From the Archives: Trash Talking Contestants Roil 87th Annual Spelling Bee

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Ansun Sujoe and Sriram HathwarKavya Shivashankar refuse to let trash talking stop them from sharing the top prize in the 87th Annual Scripps Spelling Bee

WASHINGTON, DC (Sportsman’s Daily Wire Service) – Controversy clouded the 87th annual Scripps National Spelling Bee that ended in a tie between thirteen-year old Ansun Sujoe of Fort Worth, Texas and  fourteen-year old Sriram Hathwar of Painted Post, N.Y., each taking home the $30,000 grand prize. Nancy Tretter, the Bee’s security coordinator, described the ugly scene that unfolded just before the remaining contestants were to enter the Grand Hyatt’s Independence Ballroom for the final round.

“With fifteen minutes to go, the finalists were milling around a conference room opposite the main ballroom. The atmosphere is very tense, the kids are jumpy, their parents are on edge. Per standard operating procedure we had security at each point of egress (n, an exit). In years past it’s usually the parents you need to keep an eye on. Occasionally you’ll get a couple of kids who lose it as the clock winds down. But this was the first time we had to physically pry kids apart as the trash talking just got completely out of control.”

After the Bee, Rick Toms, 14, of Tempe, Ariz., who stumbled on “girolle” (a kind of mushroom), lambasted the trash talkers he claimed threw him off his “game.”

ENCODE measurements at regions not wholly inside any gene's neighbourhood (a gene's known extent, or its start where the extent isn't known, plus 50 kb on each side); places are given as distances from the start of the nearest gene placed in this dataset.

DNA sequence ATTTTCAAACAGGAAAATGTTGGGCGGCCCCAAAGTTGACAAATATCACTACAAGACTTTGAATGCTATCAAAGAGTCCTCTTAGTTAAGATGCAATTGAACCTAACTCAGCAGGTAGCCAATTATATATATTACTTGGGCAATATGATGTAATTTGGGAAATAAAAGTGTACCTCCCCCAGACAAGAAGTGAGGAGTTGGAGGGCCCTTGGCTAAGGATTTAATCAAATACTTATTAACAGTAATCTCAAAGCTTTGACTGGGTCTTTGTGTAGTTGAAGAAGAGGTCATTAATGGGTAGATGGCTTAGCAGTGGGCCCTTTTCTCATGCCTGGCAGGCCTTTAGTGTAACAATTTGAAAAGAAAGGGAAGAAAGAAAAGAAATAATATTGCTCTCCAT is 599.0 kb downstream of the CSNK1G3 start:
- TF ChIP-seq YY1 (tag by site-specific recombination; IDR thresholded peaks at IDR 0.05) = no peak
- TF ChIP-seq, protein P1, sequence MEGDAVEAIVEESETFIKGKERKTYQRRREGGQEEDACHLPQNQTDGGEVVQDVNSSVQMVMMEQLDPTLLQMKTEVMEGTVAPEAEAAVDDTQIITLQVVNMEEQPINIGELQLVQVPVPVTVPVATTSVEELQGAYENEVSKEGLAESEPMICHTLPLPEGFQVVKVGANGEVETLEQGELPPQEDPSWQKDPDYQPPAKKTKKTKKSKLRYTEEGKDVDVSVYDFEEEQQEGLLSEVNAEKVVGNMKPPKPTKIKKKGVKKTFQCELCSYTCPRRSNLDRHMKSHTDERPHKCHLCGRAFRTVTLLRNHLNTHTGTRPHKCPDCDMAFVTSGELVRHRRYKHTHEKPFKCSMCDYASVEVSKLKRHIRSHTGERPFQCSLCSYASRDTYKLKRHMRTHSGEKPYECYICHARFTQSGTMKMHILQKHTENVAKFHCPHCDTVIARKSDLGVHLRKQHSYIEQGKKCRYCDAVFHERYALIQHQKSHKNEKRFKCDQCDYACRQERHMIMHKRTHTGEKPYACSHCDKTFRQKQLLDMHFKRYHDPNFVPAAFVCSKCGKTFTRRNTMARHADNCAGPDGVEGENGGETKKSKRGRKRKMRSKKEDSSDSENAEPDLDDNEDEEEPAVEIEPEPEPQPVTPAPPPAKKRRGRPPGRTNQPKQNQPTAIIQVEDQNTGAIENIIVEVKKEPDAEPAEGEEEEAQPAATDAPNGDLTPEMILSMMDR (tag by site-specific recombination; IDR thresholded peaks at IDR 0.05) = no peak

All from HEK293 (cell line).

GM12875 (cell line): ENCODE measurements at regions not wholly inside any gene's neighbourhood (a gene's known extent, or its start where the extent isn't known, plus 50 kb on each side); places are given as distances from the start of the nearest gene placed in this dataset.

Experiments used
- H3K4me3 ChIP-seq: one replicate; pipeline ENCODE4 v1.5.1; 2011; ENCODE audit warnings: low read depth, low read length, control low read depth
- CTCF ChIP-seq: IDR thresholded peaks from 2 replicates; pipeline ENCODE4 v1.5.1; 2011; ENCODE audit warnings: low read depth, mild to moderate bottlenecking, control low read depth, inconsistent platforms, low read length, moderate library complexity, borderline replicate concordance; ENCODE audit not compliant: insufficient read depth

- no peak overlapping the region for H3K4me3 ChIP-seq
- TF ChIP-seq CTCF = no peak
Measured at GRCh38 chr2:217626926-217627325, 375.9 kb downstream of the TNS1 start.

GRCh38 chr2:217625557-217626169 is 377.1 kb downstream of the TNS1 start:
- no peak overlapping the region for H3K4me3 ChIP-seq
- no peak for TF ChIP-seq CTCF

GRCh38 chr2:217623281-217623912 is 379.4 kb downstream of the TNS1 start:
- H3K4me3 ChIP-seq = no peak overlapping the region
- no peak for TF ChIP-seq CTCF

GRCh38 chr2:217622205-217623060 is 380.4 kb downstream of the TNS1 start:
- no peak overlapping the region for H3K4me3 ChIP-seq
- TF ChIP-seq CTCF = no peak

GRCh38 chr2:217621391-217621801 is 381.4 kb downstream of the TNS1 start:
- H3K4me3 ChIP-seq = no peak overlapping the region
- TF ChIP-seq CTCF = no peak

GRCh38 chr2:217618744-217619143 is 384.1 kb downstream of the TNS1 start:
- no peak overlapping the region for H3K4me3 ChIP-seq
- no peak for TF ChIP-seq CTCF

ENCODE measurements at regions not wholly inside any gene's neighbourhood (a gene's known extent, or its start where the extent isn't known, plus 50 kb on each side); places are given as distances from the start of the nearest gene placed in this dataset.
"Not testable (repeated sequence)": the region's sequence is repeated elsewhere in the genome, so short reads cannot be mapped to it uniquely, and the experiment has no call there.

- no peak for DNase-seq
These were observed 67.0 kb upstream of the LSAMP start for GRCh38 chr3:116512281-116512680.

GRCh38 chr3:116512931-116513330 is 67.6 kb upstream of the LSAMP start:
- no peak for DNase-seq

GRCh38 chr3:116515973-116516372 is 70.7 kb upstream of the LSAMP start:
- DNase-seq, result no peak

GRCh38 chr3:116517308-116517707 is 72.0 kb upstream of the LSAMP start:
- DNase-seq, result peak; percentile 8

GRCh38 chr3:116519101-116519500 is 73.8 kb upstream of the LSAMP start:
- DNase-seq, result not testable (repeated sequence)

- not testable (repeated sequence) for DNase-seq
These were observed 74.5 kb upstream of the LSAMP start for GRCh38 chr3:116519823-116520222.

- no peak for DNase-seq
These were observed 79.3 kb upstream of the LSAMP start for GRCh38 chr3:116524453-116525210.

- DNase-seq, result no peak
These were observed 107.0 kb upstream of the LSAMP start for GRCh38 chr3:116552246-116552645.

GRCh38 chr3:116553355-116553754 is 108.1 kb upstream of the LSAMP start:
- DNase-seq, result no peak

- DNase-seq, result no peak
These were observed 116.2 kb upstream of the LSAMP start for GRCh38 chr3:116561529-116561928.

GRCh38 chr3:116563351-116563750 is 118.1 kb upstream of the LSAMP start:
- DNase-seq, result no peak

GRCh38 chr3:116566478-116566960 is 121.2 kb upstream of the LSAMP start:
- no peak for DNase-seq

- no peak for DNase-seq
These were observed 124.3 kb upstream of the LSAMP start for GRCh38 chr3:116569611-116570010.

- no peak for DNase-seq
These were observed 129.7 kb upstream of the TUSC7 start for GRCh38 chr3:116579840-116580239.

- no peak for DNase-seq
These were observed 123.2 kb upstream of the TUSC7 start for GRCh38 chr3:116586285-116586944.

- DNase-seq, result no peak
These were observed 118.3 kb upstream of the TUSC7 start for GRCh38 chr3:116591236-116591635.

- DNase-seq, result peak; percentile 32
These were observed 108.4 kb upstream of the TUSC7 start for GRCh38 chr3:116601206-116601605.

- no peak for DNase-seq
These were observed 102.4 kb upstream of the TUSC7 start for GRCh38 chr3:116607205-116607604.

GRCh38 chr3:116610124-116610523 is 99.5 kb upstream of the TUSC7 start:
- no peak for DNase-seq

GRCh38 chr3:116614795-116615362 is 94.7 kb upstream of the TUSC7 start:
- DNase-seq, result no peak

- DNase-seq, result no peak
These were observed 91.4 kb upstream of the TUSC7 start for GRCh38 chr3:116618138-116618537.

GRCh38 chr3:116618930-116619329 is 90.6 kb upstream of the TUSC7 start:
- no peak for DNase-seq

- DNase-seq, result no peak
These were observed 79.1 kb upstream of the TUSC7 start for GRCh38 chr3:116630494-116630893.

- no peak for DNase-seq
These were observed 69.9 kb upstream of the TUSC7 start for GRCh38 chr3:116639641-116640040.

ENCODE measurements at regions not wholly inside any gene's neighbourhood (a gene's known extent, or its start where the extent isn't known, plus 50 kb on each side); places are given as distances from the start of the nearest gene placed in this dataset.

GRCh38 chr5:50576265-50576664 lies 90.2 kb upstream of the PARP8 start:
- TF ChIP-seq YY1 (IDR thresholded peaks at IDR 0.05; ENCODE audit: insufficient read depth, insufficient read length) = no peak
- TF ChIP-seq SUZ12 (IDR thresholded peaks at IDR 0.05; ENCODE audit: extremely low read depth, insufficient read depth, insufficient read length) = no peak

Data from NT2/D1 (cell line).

“It was unconscionable. I was sitting in the corner speaking with my parents, when suddenly one of the contestants – who will go nameless – got up in my grill and called me a dickhead. What prompted this I don’t know, but when someone applies an agnomen to my given name – like dickhead, four-eyes, stink-breath – I just lose it.” (Agnomen, n, an additional name or epithet.)

Samantha Robinson, 12, of Spokane, Washington, competing for the fourth time, misspelled “zacate” (a grassy plant). After the event, Samantha lashed out at unsportsmanlike behavior of the trash talkers. “Suddenly it felt like the room was teeming with the verbal equivalent of mind-altering aeroplankton. I don’t want to make excuses, but it was hard to hear oneself cerebrate, let alone think.” (Aeroplankton, n, .small airborne organisms.)

The usually quiet and reserved 13-year-old Samir Kohli of Oceanside, NY, a finalist who stumbled on the word “assface,” became uncharacteristically “idiomatic” when confronted by a trash talking contestant just moments before they were to take the stage for the final round. “I said, ‘get out my face, mo-fo, ‘fore I shove a brand spanking new fauchard up yo butt. I was pissed.” (Fauchard, n, a long handled weapon.)

Tretter vows to tighten security for next year’s event to prevent a similar effusion of incendiary verbiage. “It’s a challenge, since most of the people we hire for security purposes don’t have the vocabulary to identify a word meant to injure from one that’s completely innocuous – by the way, is that spelled with two n’s or one?”

 

 

 

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